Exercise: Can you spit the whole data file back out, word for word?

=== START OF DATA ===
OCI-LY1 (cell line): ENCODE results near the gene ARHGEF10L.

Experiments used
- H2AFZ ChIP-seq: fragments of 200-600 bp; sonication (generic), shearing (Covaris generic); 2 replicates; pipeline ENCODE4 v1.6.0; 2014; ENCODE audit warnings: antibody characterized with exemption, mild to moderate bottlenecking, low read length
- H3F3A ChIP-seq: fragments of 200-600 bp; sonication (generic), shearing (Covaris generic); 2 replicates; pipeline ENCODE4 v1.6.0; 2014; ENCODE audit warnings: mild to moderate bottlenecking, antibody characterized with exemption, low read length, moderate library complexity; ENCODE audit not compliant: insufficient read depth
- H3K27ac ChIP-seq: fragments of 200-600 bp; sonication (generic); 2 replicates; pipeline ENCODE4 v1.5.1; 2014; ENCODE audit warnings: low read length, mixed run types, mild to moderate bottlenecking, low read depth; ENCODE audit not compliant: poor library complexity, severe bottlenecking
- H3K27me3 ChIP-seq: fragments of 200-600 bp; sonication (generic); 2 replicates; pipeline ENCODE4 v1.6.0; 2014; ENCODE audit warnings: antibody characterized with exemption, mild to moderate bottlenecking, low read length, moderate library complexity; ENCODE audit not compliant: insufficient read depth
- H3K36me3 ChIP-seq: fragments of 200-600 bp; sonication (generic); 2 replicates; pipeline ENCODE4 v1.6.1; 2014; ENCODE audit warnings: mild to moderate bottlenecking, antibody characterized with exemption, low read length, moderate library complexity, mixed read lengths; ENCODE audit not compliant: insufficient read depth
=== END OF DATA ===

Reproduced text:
OCI-LY1 (cell line): ENCODE results near the gene ARHGEF10L.

Experiments used
- H2AFZ ChIP-seq: fragments of 200-600 bp; sonication (generic), shearing (Covaris generic); 2 replicates; pipeline ENCODE4 v1.6.0; 2014; ENCODE audit warnings: antibody characterized with exemption, mild to moderate bottlenecking, low read length
- H3F3A ChIP-seq: fragments of 200-600 bp; sonication (generic), shearing (Covaris generic); 2 replicates; pipeline ENCODE4 v1.6.0; 2014; ENCODE audit warnings: mild to moderate bottlenecking, antibody characterized with exemption, low read length, moderate library complexity; ENCODE audit not compliant: insufficient read depth
- H3K27ac ChIP-seq: fragments of 200-600 bp; sonication (generic); 2 replicates; pipeline ENCODE4 v1.5.1; 2014; ENCODE audit warnings: low read length, mixed run types, mild to moderate bottlenecking, low read depth; ENCODE audit not compliant: poor library complexity, severe bottlenecking
- H3K27me3 ChIP-seq: fragments of 200-600 bp; sonication (generic); 2 replicates; pipeline ENCODE4 v1.6.0; 2014; ENCODE audit warnings: antibody characterized with exemption, mild to moderate bottlenecking, low read length, moderate library complexity; ENCODE audit not compliant: insufficient read depth
- H3K36me3 ChIP-seq: fragments of 200-600 bp; sonication (generic); 2 replicates; pipeline ENCODE4 v1.6.1; 2014; ENCODE audit warnings: mild to moderate bottlenecking, antibody characterized with exemption, low read length, moderate library complexity, mixed read lengths; ENCODE audit not compliant: insufficient read depth